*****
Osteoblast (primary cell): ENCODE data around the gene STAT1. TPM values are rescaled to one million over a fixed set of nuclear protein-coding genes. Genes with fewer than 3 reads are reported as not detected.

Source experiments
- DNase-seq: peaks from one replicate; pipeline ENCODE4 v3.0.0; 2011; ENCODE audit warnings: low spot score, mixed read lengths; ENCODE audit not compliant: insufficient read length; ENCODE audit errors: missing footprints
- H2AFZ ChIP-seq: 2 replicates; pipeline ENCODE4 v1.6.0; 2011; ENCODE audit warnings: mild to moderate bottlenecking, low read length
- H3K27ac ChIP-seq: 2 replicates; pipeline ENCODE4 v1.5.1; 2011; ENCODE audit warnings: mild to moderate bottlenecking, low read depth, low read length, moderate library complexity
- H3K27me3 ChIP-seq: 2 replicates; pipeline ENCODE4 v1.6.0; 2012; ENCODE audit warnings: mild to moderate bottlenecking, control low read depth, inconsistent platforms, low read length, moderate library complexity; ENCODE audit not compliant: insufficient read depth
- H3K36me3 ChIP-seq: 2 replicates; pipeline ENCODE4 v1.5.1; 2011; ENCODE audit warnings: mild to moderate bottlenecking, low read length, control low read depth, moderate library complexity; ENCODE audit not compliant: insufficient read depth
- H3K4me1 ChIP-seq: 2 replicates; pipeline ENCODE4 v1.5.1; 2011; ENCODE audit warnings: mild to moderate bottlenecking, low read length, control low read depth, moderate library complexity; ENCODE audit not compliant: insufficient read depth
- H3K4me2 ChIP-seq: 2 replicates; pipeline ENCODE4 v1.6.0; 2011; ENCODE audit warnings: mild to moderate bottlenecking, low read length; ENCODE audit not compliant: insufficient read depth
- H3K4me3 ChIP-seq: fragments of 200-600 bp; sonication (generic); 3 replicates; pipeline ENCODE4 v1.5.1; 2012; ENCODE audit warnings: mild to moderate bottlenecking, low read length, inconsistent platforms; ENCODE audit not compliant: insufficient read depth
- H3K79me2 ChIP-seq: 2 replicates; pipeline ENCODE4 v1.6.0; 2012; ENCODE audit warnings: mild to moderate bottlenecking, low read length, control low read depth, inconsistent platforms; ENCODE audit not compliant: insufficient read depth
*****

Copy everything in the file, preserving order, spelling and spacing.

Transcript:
Osteoblast (primary cell): ENCODE data around the gene STAT1. TPM values are rescaled to one million over a fixed set of nuclear protein-coding genes. Genes with fewer than 3 reads are reported as not detected.

Source experiments
- DNase-seq: peaks from one replicate; pipeline ENCODE4 v3.0.0; 2011; ENCODE audit warnings: low spot score, mixed read lengths; ENCODE audit not compliant: insufficient read length; ENCODE audit errors: missing footprints
- H2AFZ ChIP-seq: 2 replicates; pipeline ENCODE4 v1.6.0; 2011; ENCODE audit warnings: mild to moderate bottlenecking, low read length
- H3K27ac ChIP-seq: 2 replicates; pipeline ENCODE4 v1.5.1; 2011; ENCODE audit warnings: mild to moderate bottlenecking, low read depth, low read length, moderate library complexity
- H3K27me3 ChIP-seq: 2 replicates; pipeline ENCODE4 v1.6.0; 2012; ENCODE audit warnings: mild to moderate bottlenecking, control low read depth, inconsistent platforms, low read length, moderate library complexity; ENCODE audit not compliant: insufficient read depth
- H3K36me3 ChIP-seq: 2 replicates; pipeline ENCODE4 v1.5.1; 2011; ENCODE audit warnings: mild to moderate bottlenecking, low read length, control low read depth, moderate library complexity; ENCODE audit not compliant: insufficient read depth
- H3K4me1 ChIP-seq: 2 replicates; pipeline ENCODE4 v1.5.1; 2011; ENCODE audit warnings: mild to moderate bottlenecking, low read length, control low read depth, moderate library complexity; ENCODE audit not compliant: insufficient read depth
- H3K4me2 ChIP-seq: 2 replicates; pipeline ENCODE4 v1.6.0; 2011; ENCODE audit warnings: mild to moderate bottlenecking, low read length; ENCODE audit not compliant: insufficient read depth
- H3K4me3 ChIP-seq: fragments of 200-600 bp; sonication (generic); 3 replicates; pipeline ENCODE4 v1.5.1; 2012; ENCODE audit warnings: mild to moderate bottlenecking, low read length, inconsistent platforms; ENCODE audit not compliant: insufficient read depth
- H3K79me2 ChIP-seq: 2 replicates; pipeline ENCODE4 v1.6.0; 2012; ENCODE audit warnings: mild to moderate bottlenecking, low read length, control low read depth, inconsistent platforms; ENCODE audit not compliant: insufficient read depth